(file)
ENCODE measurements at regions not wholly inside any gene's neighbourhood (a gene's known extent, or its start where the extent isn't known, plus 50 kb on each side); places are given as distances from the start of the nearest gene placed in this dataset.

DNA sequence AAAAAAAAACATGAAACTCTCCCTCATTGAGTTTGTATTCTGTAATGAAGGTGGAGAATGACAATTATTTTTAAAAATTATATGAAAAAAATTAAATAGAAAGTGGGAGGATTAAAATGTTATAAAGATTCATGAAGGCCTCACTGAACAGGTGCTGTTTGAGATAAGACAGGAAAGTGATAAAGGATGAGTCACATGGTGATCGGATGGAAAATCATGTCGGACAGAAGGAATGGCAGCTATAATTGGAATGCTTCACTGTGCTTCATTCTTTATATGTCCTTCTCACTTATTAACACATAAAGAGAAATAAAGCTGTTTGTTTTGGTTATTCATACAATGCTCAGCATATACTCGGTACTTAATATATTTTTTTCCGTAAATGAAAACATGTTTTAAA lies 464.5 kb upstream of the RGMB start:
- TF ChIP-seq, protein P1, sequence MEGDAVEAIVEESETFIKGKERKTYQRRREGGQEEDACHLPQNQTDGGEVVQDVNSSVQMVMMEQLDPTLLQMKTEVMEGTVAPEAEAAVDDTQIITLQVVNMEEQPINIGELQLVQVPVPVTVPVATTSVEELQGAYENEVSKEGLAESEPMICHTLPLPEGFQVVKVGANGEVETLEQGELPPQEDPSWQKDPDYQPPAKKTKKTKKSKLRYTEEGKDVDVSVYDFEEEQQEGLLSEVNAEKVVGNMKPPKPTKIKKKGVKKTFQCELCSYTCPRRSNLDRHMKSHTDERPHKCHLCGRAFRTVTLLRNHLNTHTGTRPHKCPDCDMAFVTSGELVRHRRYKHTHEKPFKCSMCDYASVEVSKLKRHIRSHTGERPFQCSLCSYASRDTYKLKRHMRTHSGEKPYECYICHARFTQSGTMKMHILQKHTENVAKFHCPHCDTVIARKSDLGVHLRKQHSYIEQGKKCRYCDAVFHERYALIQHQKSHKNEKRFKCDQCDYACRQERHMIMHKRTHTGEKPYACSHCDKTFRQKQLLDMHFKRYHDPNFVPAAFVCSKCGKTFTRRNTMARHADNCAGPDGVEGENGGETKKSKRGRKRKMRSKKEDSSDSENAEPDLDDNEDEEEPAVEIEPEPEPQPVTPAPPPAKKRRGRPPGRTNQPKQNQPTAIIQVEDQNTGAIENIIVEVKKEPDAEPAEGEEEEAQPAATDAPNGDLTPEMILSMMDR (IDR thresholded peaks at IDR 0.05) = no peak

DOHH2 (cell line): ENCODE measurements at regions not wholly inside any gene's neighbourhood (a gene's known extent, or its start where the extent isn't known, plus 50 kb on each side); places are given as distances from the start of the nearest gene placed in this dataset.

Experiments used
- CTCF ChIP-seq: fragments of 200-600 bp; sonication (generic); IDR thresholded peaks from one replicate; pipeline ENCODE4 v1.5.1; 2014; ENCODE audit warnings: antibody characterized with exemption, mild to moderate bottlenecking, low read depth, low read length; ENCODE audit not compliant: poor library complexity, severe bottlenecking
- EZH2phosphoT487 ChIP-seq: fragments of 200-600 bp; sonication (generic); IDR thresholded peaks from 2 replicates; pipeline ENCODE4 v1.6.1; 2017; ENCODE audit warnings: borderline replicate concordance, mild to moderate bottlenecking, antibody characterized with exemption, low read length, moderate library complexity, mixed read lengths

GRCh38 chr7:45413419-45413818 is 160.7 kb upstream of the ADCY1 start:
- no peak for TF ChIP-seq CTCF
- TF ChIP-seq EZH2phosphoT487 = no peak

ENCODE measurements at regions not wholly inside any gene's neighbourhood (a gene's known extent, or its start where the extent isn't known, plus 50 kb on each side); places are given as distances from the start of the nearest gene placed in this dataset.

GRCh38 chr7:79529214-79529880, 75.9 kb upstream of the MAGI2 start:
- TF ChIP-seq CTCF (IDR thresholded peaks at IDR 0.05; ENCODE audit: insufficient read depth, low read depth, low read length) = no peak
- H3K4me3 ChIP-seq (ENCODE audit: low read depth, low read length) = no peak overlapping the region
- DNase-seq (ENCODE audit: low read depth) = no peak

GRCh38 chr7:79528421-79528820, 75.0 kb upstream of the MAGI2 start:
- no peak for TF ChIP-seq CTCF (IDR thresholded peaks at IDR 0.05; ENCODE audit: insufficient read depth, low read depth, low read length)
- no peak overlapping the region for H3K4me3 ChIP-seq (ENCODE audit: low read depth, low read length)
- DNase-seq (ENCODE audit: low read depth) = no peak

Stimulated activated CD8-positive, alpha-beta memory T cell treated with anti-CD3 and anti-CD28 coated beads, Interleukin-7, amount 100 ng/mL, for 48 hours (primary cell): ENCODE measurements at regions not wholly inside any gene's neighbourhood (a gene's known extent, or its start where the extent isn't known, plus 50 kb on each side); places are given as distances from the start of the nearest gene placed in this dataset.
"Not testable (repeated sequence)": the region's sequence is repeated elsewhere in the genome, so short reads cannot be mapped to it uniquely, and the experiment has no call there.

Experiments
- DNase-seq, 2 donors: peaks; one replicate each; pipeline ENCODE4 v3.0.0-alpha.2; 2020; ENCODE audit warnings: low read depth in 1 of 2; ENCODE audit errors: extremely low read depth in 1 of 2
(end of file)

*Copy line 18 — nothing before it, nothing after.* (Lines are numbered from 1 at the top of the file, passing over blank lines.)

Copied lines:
- no peak overlapping the region for H3K4me3 ChIP-seq (ENCODE audit: low read depth, low read length)